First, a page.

“The thing we pick up on most easily is the bleeding,” says Randell Alexander, chief of the division of child protection and forensic pediatrics at the University of Florida at Jacksonville College of Medicine. “You see intracranial bleeding, between the brain and the skull...and then the other thing you see in about 90 percent of the cases is retinal hemorrhages.”
Once a doctor says that an infant must have been shaken, it triggers a hunt for the shaker. In one diagnostic step, the legal system is brought to bear on the baby’s family and anyone else near the infant at the time of the supposed shaking.
The symptomatic triad of bleeding between the brain and skull (known as subdural or subarachnoid hematomas), bleeding behind the retinas, and brain swelling is both the core of an SBS diagnosis and the point of departure for the syndrome’s skeptics. The medical proof that shaking alone can cause these internal head injuries is questionable, the skeptics say, when many other things, from infections to malnutrition to falls onto a hard surface, are known to be causes of similar symptoms in infants.
One such skeptic testified for the prosecution in the Woodward case but later changed his stance. Pediatric neuroradiologist Patrick Barnes of Stanford University said in an e-mail interview, “It is known from case records that SBS is misdiagnosed/overdiagnosed. It is not only a problem in medicine but a problem in the justice system.”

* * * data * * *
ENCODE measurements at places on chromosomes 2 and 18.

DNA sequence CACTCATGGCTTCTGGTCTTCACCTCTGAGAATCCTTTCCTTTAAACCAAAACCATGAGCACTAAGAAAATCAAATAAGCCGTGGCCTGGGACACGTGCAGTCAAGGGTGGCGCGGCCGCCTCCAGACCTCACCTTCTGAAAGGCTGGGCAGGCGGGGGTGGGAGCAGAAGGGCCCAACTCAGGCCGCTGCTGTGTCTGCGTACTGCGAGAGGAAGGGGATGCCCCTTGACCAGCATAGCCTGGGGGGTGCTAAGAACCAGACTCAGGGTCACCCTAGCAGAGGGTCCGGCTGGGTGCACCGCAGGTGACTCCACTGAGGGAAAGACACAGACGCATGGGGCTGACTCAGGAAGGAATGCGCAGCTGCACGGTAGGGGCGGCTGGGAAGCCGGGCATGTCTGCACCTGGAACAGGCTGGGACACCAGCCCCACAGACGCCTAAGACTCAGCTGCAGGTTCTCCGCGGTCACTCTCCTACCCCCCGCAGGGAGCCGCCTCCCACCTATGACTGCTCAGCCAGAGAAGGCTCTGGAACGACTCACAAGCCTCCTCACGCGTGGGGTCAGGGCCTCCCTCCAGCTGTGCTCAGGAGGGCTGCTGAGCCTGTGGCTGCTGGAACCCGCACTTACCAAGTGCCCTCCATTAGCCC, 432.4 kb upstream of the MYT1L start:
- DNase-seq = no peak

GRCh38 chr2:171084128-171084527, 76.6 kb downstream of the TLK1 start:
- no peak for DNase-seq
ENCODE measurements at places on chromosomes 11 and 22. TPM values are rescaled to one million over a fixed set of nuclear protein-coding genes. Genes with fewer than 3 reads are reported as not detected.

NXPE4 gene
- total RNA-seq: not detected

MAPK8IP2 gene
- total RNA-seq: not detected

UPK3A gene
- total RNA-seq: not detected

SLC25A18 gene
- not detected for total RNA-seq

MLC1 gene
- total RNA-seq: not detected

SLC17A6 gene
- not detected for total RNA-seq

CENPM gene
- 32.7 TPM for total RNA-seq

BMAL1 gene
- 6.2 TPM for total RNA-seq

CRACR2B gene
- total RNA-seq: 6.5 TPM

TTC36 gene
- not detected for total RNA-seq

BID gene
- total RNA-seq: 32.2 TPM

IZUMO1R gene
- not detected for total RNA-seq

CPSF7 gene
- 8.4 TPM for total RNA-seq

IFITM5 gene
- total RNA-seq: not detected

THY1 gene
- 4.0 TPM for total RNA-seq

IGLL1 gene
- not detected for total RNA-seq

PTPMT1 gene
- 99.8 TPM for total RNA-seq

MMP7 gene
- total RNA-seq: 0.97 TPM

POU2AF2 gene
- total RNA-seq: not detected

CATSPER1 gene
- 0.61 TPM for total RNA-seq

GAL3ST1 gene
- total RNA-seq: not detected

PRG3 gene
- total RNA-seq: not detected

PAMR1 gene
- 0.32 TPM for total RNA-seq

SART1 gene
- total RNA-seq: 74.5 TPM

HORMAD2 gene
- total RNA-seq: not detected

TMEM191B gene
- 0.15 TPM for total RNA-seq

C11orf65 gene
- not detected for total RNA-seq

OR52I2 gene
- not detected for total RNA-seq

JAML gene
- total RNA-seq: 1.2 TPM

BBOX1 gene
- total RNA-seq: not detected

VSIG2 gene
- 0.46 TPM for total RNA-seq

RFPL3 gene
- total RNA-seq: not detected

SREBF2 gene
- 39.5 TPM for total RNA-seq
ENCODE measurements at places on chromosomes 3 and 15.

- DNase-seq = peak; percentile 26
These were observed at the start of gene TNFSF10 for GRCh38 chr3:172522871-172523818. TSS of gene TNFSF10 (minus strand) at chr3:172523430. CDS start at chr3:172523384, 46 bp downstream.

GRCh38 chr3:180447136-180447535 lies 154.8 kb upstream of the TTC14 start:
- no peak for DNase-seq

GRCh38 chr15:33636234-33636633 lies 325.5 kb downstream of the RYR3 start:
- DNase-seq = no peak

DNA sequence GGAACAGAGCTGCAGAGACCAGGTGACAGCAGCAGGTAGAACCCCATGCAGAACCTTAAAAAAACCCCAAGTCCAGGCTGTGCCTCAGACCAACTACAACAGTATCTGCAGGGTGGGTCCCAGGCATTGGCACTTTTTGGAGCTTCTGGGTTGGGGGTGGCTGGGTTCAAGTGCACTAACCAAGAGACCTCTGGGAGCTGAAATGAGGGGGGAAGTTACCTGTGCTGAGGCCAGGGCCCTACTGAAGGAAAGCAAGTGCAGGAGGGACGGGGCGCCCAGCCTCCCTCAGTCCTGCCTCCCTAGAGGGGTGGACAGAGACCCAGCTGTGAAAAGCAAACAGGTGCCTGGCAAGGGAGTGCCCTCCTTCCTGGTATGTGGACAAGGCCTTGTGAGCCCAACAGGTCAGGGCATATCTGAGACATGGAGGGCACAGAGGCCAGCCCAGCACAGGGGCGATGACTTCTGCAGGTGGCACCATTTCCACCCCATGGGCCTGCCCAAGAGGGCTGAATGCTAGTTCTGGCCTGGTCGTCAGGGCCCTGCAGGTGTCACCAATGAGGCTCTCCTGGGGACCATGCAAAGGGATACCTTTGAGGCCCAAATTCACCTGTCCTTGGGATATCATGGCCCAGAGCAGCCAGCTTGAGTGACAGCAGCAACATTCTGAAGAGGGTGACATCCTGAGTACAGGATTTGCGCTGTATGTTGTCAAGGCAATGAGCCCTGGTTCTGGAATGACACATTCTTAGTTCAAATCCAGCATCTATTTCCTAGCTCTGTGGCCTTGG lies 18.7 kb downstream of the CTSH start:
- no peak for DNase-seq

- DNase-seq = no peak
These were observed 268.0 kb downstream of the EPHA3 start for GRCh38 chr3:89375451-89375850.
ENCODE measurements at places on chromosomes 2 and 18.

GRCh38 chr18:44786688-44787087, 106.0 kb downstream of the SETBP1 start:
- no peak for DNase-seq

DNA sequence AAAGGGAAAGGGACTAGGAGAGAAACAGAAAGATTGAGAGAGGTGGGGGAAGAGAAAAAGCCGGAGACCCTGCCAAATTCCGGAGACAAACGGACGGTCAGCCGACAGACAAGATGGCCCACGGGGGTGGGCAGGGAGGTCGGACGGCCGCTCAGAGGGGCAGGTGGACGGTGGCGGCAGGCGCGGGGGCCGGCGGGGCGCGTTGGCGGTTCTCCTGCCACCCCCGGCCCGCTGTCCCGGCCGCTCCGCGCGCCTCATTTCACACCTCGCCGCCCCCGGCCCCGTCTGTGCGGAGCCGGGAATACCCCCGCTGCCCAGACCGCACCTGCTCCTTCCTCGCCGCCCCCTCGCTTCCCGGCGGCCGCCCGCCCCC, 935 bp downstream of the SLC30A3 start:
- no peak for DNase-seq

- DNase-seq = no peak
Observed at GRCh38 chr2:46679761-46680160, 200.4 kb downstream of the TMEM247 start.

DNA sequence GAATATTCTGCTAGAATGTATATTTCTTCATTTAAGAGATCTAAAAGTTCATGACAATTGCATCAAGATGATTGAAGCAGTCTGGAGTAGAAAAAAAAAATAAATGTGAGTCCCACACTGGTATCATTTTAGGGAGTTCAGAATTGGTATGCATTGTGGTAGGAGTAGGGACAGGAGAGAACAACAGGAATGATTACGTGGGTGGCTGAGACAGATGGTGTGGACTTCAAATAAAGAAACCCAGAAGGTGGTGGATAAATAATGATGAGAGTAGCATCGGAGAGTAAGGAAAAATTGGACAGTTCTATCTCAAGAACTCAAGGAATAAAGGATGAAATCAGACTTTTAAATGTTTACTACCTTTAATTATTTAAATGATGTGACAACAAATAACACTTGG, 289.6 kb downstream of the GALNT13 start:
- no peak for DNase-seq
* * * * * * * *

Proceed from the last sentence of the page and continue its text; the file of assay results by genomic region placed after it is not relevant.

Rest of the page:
Nevertheless, “we’re not teaching Pat Barnes’s point of view in medical schools,” Alexander says. “What [SBS skeptics] say is generally not believed by a vast majority of doctors—and it’s not believed by medical organizations.” Alexander points to a 2001 position paper from the American Academy of Pediatrics stating that SBS “injuries are the result of violent trauma” and not from “short falls, seizures, or as a consequence of vaccination.”
Ronald Uscinski, a clinical assistant professor of neurosurgery at Georgetown Hospital and George Washington University, first entered the SBS arena when a colleague asked him to testify for the defense in the Louise Woodward case. During the quiet summer before the trial, Uscinski read every paper and monograph he could find on the syndrome.
Uscinski traced medical citations in SBS research back to a 1968 study involving rhesus monkeys subjected to collisions and violent accelerations. Uscinski already knew the study—it had been conducted by his mentor, Ayub Ommaya, the very same colleague who had brought him into the Woodward case. Uscinski says the study yields no firm conclusions about the consequences of shaking monkeys or, for that matter, babies.
“When I put all of this together, I said, my God, this is a sham,” Uscinski says. “Somebody made a mistake right at the very beginning, and look at what’s come out of it.”
In 2007 Uscinski took on an SBS case in Washington, D.C., testifying on behalf of two parents, Greg and Julianna Caplan, who were accused of SBS abuse. The Caplans were ultimately exonerated, yet they remained on the city rolls as potential child abusers until earlier this year. Uscinski wrote in an editorial in the Washington Post in March, “This is not to say that child abuse does not exist. I have witnessed such cases and have been deeply and painfully moved by the plight of innocents who have been injured or even killed....And yet I am no less moved by the plight of the wrongfully accused (and even convicted), their families and their loved ones. This is particularly so when such accusations are based on impure science, a flawed legal foundation, and completely inadequate or inappropriate public policy.”